What are 'Checks And Balances'?

Checks and balances are various procedures set in place to reduce mistakes, prevent improper behavior or decrease the risk of centralization of power. Checks and balances usually ensure that no one person or department has absolute control over decisions, clearly define the assigned duties, and force cooperation in completing tasks. In the case of the United States government exercises checks and balances through its three branches: the legislative, executive and judicial branches.

BREAKING DOWN 'Checks And Balances'

Checks and balances are important in businesses and other organizations where one individual can make decisions that affect operations. However, checks and balances can cost more money and decrease efficiency. By separating the duties of various employees into clearly defined roles, businesses and organizations are better able to ensure that rogue employees or executives cannot harm a business without the intervention of other employees. The term is most commonly used in the context of government.

An Example of Checks and Balances Within the Government

The United States Constitution provides checks and balances for the U.S. government through its three branches: the legislative branch, the executive branch and the judicial branch. The Constitution gave specific abilities to each one of these three branches. The concept is to ensure that no one section of the government obtains too much power. Therefore, there is a separation of powers.

Checks and balances are practiced in the U.S. government in the following ways. First, the legislative branch is the part of the government that makes laws, but the executive branch gives veto power to the president allowing the president to keep the legislative branch in check. In addition, the judicial branch, the part of the government that enforces the laws put into effect by the legislative branch, can deem certain laws unconstitutional making them void.

Moreover, while the president has veto power, the legislative branch can overturn a president's veto with a two-thirds vote. This ensures that the president cannot use his power for personal gain. The executive branch can also declare executive orders, effectively proclaiming how certain laws should be enforced, but the judicial branch can deem these orders to be unconstitutional.

However, executive orders are often for the benefit of the country and are considered unconstitutional. For example, President Obama, on April 19, 2016, proclaimed an executive order that blocked property and suspended entry into the United States of all people who were seen to contribute to the current situation in Libya. In this scenario, the judicial branch stood firm with the president's order.

RELATED TERMS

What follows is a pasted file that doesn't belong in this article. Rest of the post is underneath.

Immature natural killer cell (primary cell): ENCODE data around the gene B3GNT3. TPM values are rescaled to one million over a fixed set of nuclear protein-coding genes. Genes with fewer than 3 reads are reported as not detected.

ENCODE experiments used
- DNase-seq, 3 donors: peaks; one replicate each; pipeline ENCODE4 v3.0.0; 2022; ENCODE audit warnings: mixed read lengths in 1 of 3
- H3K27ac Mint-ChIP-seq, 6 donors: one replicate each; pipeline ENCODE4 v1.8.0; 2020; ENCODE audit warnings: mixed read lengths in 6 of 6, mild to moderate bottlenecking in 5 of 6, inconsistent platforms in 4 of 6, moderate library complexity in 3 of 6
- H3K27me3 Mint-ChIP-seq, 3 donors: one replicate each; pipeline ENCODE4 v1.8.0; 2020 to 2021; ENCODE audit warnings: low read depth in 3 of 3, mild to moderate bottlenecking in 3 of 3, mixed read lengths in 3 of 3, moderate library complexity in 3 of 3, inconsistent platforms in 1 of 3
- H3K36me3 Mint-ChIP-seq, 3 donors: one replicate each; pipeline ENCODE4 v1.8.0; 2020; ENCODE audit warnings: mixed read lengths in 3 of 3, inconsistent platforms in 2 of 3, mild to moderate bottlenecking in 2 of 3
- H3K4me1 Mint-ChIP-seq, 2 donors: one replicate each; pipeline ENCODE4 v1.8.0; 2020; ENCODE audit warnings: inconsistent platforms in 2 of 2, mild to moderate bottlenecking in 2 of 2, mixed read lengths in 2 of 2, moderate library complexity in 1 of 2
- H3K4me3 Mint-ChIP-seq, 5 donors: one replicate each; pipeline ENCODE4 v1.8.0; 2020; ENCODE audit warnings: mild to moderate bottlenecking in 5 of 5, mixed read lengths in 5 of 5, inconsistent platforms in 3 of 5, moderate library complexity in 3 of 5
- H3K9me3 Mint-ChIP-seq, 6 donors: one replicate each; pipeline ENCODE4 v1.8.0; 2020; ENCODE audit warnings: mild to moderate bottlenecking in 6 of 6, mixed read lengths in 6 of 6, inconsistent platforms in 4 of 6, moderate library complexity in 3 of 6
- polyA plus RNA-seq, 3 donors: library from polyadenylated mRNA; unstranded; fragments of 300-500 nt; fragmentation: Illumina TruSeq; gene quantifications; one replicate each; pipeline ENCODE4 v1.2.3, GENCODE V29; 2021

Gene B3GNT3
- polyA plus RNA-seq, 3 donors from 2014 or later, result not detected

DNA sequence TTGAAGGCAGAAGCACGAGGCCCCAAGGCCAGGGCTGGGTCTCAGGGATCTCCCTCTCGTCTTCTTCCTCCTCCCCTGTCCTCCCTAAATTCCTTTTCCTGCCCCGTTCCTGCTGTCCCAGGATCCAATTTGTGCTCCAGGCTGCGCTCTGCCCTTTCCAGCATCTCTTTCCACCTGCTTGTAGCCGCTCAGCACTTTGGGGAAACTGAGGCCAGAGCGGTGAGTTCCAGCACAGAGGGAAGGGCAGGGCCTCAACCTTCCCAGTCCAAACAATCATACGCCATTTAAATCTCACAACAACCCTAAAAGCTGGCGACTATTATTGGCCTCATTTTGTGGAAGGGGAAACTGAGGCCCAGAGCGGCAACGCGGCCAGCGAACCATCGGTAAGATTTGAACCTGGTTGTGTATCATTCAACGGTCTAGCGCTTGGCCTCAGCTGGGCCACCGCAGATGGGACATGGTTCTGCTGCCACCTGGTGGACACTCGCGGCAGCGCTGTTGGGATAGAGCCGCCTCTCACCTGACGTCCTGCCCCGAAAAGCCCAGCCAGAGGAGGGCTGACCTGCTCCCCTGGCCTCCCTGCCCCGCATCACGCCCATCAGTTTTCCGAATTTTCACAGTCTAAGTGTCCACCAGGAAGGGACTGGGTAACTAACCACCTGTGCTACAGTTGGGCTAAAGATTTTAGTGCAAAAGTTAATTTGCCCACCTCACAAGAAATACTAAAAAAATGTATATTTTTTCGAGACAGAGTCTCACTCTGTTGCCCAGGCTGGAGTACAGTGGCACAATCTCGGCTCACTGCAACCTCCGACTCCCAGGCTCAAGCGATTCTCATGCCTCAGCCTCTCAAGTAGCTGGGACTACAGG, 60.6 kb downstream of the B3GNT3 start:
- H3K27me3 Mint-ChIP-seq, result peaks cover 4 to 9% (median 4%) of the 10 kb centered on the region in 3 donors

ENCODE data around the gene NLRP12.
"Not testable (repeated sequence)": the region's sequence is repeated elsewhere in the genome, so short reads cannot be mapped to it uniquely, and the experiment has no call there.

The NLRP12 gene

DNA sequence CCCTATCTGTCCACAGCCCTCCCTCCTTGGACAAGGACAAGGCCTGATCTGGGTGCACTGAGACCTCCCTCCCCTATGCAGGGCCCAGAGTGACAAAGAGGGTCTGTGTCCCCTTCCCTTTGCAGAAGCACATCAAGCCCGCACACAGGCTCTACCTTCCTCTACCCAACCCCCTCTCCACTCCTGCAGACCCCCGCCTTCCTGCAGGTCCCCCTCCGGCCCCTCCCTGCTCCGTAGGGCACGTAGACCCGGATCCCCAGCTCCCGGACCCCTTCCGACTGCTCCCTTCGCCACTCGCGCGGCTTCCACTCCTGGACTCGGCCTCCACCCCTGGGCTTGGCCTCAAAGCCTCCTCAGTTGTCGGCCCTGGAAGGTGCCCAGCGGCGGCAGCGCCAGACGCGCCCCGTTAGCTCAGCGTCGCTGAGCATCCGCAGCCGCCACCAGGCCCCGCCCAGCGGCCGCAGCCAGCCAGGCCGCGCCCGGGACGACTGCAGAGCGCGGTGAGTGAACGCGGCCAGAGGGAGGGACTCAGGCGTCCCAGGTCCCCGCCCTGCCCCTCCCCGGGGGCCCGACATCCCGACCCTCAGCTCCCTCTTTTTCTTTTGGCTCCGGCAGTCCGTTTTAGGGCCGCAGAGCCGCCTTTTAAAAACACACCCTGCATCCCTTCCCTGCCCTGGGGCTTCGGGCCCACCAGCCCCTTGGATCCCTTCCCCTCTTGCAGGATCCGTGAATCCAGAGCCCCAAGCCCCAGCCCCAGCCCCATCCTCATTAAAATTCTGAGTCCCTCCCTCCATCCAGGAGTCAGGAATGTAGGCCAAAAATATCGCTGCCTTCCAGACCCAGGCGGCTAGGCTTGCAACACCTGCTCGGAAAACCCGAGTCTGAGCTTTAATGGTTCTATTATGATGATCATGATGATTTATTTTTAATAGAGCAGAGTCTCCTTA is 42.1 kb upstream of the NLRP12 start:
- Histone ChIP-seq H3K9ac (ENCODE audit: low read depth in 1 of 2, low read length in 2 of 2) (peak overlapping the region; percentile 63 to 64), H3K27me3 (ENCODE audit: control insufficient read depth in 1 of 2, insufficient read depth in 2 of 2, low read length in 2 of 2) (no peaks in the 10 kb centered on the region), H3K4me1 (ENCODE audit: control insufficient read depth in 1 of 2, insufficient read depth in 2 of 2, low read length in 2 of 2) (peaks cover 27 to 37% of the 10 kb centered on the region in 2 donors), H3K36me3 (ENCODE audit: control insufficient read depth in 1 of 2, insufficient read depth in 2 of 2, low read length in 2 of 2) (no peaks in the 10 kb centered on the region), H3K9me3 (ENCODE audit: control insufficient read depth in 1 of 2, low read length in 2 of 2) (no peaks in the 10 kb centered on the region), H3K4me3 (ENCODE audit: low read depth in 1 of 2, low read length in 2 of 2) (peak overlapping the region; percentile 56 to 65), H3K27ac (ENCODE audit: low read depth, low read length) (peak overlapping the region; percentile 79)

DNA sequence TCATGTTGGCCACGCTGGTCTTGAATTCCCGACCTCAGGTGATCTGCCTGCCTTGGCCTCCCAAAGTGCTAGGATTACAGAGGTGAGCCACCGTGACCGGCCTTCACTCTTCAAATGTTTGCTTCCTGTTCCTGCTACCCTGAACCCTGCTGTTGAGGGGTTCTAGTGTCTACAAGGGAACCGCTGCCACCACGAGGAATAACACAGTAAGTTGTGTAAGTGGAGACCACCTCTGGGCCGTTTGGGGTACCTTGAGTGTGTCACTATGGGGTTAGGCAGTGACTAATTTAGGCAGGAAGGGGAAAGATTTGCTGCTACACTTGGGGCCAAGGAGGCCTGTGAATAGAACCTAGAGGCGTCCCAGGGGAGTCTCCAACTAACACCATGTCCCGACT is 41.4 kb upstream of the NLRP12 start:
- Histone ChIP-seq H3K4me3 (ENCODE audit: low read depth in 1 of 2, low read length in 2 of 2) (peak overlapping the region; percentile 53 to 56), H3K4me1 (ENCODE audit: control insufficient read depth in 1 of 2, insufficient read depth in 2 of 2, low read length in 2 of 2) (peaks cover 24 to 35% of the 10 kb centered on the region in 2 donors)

1. Branch Manager

    A branch manager is an executive who is in charge of the branch ...
  2. Branch Banking

    Branch banking is engaging in banking activities such as accepting ...
  3. Funds Transfer Pricing - FTP

    Funds Transfer Pricing - FTP is a method used to individually ...
  4. International Banking Act of 1978

    The International Banking Act of 1978 put all American bank branches ...
  5. Available Balance

    The available balance is the balance in checking or on-demand ...
  6. Certified Check

    A certified check is a type of check for which the issuing bank ...
Related Articles
  1. Personal Finance

    U.S. Banks Struggle To Reduce Branches (JPM)

    The efforts by U.S. banks to get lean by reduction in branch network are getting challenged by customers who won’t give up regular visits to the branch
  2. Investing

    Bank of America Tests Automated Branches

    Bank of America offers mortgage, credit card and auto loan service through virtual channels at its new smaller branches.
  3. Personal Finance

    HSBC to Shut Down Half of Retail Branches in India, Shed 300 Jobs (HSBC-PA)

    HSBC will close over half of its retail branches in India to keep pace with global businesses shifting to digital channels.
  4. Investing

    Big-Bank Branch Growth May Most Hurt Wells Fargo

    America's largest financial institutions are doubling down on new markets at the expense of Wells.
  5. Insights

    The 4 Biggest Chinese Banks

    Learn how the Chinese banking system is operated and managed, and get information about the top four largest banks in the country.
  6. Small Business

    Best Checking Accounts For Small Businesses

    What you need to know to choose the best checking account for your small business – and where to look.
  7. Managing Wealth

    Review: Discover Checking Account

    Will having a Discover checking account save you money? It will save you fees.
  8. IPF - Banking

    Which Banks Pay the Highest Interest Rates on Savings Accounts?

    Online banks offer the best savings account interest rates. Not all banks offer the same features, so it pays to read the fine print.
  9. Investing

    A Look At National Debt And Government Bonds

    Learn the functions of the U.S. Treasury, and find out how and why it issues debt.
RELATED FAQS
  1. Why do some people claim the Federal Reserve is unconstitutional?

    Learn why some people believe it was unconstitutional for the government to establish the Federal Reserve Bank and why they ... Read Answer >>
  2. Can Foreigners Open Savings Accounts in the US?

    Find out what it takes for a foreign individual to open a savings accounts in the US especially in the age of heightened ... Read Answer >>
Trading Center